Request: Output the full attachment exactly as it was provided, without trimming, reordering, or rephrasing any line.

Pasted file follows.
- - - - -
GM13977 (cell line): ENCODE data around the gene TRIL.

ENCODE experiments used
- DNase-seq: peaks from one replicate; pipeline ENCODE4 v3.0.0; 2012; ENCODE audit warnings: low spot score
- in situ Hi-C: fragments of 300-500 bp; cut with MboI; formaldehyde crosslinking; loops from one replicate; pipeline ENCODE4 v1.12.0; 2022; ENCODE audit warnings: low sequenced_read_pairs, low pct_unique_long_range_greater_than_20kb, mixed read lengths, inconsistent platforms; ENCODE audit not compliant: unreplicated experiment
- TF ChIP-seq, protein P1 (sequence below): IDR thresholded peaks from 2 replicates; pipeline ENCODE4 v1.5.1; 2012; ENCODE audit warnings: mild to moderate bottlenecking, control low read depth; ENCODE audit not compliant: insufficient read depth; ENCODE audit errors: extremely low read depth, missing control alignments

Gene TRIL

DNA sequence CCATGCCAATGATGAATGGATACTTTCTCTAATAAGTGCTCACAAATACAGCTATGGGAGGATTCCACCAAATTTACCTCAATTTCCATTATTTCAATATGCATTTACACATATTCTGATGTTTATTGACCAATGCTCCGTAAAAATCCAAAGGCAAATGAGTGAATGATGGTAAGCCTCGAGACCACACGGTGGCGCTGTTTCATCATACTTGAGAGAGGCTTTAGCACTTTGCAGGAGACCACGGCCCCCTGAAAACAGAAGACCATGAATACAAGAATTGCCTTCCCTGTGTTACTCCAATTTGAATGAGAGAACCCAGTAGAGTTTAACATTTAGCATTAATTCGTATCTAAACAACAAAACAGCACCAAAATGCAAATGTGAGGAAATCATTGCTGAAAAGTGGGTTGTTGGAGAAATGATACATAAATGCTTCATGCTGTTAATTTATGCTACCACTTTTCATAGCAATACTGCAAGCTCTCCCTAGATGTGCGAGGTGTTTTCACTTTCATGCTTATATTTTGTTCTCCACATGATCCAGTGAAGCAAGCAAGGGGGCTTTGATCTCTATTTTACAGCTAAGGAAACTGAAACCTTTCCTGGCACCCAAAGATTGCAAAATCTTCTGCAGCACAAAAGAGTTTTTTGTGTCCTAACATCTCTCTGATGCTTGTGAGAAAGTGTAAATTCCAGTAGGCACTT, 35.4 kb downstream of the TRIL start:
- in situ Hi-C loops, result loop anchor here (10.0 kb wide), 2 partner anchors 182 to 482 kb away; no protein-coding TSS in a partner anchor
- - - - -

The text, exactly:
GM13977 (cell line): ENCODE data around the gene TRIL.

ENCODE experiments used
- DNase-seq: peaks from one replicate; pipeline ENCODE4 v3.0.0; 2012; ENCODE audit warnings: low spot score
- in situ Hi-C: fragments of 300-500 bp; cut with MboI; formaldehyde crosslinking; loops from one replicate; pipeline ENCODE4 v1.12.0; 2022; ENCODE audit warnings: low sequenced_read_pairs, low pct_unique_long_range_greater_than_20kb, mixed read lengths, inconsistent platforms; ENCODE audit not compliant: unreplicated experiment
- TF ChIP-seq, protein P1 (sequence below): IDR thresholded peaks from 2 replicates; pipeline ENCODE4 v1.5.1; 2012; ENCODE audit warnings: mild to moderate bottlenecking, control low read depth; ENCODE audit not compliant: insufficient read depth; ENCODE audit errors: extremely low read depth, missing control alignments

Gene TRIL

DNA sequence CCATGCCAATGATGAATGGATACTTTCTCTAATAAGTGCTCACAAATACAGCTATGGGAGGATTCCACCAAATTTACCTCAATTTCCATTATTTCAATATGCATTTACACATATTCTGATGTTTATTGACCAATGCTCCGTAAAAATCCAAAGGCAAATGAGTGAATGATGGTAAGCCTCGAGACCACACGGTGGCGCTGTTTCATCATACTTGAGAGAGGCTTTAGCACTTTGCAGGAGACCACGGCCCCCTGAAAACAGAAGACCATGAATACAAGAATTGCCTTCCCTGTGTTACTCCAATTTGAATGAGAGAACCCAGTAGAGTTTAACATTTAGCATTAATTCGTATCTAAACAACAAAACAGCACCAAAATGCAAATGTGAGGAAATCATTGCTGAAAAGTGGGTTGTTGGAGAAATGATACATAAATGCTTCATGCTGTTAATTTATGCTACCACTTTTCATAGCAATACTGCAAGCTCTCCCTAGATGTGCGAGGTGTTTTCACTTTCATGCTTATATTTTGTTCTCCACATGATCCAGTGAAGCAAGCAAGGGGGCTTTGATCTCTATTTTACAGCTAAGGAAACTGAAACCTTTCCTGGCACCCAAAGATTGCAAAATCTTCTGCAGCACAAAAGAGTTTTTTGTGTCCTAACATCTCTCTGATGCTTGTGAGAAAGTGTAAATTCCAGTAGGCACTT, 35.4 kb downstream of the TRIL start:
- in situ Hi-C loops, result loop anchor here (10.0 kb wide), 2 partner anchors 182 to 482 kb away; no protein-coding TSS in a partner anchor